Have you ever been part of a basketball team comprised of twelve players; however, the coach only plays eight of them? The only time the coach will play the other four players will be through a couple minutes in the fourth quarter against weaker opponents when the team has secured the win. Now imagine how those four athletes feel in comparison to the other players on the team. Do you think it is fair to those other four players that spent the season on the bench?
As I was deciding what to write about this week, I reflected on previous coaches I have had in the past and compared that to the way I currently coach my team today. I looked at and evaluated each coaching style of my previous coaches and if they had an impact on the way that I coach. As we all know, there are a number of different coaching styles and/or techniques; however, after some research, I think that there are two main coaching styles we use today in everyday life at any age group. The first one being transactional coaching and secondly transformational coaching styles.
As a coach or a parent are you concerned about what position your son, daughter or young athlete occupies while playing basketball. Many coaches today start teaching young athletes about specific positions in basketball and informing those players that they must play that position for the whole season. Children at this age do not know the difference between a shooting guard and a power forward; rather, they just want to play the sport and have fun.
While watching and/or playing basketball, have you ever had the opportunity to guard the man who stands around at the 3-point line or the bottom of the key, and just waits for the ball? It feels amazing to play defense against a player like that because they don’t have to be watched as closely and the player is putting minimal pressure, if any, on the defense. On the other hand, the player who is constantly moving off of screens and creating space to get the ball through various movements, now that’s a tiring task!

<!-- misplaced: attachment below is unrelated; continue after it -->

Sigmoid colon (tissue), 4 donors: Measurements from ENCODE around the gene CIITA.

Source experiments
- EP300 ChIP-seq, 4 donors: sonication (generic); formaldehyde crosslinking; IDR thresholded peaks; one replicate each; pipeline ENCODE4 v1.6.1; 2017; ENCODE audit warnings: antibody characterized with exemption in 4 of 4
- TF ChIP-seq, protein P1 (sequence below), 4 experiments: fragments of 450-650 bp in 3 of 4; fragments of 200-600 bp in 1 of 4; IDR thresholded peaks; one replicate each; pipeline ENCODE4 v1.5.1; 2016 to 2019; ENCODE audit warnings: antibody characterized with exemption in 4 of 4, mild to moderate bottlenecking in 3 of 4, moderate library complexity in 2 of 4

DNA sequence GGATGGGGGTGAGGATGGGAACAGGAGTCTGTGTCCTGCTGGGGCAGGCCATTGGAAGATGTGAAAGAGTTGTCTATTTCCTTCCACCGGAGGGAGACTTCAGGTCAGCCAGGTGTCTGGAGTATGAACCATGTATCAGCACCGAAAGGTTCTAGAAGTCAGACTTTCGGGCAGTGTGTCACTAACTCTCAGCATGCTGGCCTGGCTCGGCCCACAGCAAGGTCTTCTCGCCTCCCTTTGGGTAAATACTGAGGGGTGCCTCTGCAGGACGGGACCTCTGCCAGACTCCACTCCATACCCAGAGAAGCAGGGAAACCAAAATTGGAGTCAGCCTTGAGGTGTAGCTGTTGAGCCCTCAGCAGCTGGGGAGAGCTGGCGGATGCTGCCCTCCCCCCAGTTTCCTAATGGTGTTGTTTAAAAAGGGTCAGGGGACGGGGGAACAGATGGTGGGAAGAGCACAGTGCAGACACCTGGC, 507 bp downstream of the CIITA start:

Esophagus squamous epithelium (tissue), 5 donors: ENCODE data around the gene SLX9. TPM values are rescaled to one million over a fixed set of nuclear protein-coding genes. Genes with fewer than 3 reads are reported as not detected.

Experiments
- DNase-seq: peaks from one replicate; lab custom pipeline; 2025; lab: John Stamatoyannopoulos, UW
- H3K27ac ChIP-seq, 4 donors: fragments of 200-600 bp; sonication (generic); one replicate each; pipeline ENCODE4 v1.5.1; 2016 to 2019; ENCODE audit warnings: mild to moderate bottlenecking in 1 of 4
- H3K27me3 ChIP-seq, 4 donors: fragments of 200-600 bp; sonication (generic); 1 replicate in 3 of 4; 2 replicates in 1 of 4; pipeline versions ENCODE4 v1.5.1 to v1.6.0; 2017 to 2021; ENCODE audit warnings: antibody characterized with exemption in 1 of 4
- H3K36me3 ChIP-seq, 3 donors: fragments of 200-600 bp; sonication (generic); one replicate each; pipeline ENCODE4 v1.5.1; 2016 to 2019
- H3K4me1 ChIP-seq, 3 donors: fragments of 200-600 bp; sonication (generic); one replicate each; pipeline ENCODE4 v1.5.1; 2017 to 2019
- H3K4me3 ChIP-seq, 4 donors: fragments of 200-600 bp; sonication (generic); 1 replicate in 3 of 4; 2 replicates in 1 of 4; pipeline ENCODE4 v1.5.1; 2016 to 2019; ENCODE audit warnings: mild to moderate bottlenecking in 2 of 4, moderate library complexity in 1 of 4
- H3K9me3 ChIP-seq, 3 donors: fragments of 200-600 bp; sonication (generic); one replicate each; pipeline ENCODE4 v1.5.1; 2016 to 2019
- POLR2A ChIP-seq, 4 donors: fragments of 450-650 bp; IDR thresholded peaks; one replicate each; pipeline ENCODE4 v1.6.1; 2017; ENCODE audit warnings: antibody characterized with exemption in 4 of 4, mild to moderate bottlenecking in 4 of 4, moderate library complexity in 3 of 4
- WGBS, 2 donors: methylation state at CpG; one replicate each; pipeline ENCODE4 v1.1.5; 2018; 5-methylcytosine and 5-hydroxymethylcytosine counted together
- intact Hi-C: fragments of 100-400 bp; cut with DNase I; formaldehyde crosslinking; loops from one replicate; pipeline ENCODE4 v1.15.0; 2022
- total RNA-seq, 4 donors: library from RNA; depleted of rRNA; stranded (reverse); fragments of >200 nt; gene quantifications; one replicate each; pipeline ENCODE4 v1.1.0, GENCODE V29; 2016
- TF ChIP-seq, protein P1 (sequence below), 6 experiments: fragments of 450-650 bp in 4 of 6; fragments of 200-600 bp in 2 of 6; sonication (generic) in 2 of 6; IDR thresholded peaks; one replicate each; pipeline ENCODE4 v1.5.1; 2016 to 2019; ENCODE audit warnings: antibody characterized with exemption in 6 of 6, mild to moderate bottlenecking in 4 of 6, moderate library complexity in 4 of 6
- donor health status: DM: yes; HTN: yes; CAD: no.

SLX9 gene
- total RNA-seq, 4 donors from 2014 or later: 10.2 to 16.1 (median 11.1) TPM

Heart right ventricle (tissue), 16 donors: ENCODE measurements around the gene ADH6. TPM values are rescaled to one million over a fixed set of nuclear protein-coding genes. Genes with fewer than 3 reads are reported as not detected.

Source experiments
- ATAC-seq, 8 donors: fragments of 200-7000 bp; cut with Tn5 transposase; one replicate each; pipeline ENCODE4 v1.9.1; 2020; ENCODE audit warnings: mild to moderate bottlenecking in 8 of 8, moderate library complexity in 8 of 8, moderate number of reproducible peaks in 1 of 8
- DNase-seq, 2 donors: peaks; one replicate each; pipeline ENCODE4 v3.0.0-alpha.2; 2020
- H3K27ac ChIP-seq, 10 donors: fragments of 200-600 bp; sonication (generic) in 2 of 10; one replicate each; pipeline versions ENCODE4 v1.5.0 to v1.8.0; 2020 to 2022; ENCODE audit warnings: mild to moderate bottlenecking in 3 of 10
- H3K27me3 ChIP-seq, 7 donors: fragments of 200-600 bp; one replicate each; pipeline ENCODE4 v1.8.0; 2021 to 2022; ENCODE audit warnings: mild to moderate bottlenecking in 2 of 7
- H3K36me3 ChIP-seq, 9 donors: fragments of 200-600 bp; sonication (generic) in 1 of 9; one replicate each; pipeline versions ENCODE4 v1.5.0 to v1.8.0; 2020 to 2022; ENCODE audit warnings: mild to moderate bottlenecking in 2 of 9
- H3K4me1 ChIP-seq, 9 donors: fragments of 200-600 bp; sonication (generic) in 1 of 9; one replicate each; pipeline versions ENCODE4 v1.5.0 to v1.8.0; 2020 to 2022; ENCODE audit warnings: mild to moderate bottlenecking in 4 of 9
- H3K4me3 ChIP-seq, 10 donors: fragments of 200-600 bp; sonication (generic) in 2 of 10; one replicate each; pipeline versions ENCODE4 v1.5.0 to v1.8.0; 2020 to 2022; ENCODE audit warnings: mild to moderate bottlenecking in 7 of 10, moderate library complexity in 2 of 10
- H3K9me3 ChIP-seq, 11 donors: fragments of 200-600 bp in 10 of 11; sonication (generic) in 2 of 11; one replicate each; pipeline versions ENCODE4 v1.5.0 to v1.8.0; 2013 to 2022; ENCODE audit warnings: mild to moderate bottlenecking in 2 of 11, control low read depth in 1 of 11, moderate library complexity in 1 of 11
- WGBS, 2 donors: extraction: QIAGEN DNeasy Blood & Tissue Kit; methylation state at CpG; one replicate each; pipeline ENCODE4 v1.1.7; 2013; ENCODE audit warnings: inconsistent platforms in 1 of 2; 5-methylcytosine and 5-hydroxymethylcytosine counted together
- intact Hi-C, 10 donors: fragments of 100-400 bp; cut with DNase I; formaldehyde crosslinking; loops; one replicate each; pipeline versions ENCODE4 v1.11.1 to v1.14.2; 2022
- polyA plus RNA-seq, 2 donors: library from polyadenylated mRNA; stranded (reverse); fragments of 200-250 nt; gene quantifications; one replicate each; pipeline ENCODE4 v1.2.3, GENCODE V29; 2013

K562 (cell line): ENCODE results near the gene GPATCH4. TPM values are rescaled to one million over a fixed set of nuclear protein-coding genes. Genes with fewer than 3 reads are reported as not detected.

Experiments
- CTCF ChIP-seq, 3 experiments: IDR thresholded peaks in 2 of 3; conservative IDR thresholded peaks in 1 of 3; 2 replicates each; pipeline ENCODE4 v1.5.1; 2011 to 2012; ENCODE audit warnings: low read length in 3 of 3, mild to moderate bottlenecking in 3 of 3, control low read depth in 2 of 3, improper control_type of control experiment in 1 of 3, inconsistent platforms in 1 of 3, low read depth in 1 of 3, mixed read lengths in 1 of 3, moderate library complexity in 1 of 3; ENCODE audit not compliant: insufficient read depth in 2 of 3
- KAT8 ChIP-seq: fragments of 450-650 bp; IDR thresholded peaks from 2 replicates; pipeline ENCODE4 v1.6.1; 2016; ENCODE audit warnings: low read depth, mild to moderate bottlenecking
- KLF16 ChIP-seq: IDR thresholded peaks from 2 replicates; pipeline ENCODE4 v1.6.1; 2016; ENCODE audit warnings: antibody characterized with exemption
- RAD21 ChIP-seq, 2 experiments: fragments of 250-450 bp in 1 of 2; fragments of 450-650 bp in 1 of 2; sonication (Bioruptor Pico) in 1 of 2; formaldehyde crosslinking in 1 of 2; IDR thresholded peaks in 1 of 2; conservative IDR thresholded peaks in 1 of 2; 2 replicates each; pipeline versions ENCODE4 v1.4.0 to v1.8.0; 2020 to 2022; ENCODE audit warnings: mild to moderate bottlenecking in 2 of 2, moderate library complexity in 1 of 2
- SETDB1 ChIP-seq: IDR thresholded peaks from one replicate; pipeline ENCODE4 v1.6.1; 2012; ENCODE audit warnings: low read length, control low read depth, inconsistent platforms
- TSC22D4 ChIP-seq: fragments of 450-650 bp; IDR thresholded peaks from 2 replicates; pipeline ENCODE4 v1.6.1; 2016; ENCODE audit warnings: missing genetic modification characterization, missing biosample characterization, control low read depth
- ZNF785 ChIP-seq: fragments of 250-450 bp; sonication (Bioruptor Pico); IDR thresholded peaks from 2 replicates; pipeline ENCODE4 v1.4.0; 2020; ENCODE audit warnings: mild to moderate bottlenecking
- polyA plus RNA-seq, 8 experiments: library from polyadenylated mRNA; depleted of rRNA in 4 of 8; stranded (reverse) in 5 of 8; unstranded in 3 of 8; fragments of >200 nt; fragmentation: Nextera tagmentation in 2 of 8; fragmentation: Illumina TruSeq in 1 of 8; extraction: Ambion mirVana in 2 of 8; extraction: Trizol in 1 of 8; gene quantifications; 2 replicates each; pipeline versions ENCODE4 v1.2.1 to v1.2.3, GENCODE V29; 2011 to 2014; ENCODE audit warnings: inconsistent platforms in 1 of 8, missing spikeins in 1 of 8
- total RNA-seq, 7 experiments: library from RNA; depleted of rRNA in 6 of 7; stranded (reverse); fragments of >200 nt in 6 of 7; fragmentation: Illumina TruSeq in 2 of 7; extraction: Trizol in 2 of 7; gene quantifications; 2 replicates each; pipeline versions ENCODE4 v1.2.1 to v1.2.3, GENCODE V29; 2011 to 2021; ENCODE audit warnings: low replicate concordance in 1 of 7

Think about it. When you were playing sports or in the classroom, did you ever have a coach or teacher that made learning so fun you did not want to leave? Or when you were not having the best day, was that person able to cheer you up and get you back on your feet, performing your best? Or did you have that one coach or teacher that pushed you to be the best you could be, while still being supportive and understanding? I know I did.
The coach-athlete relationship is said to be one of the most important bonds when playing sports and could significantly boost an athlete’s performance levels and self-confidence. On the other hand, a negative coaching experience can significantly turn athlete’s away from playing a sport they may love.
Mike Klinzing is Founder and Executive Director of Head Start Basketball (Cleveland, OH). Offering youth basketball camps and skills training for over 20 years, Head Start Basketball uses the game to improve character, develop leadership, and promote sportsmanship.
Parents often face difficult decisions regarding their child’s youth basketball experience. What coach or program is the best one for my young player? These decisions are often complicated by misinformation that is shared by parents of other players. How can you make a good decision about where to play and what coach is best for your young player? Start by asking these nine questions of the coach or program administrator.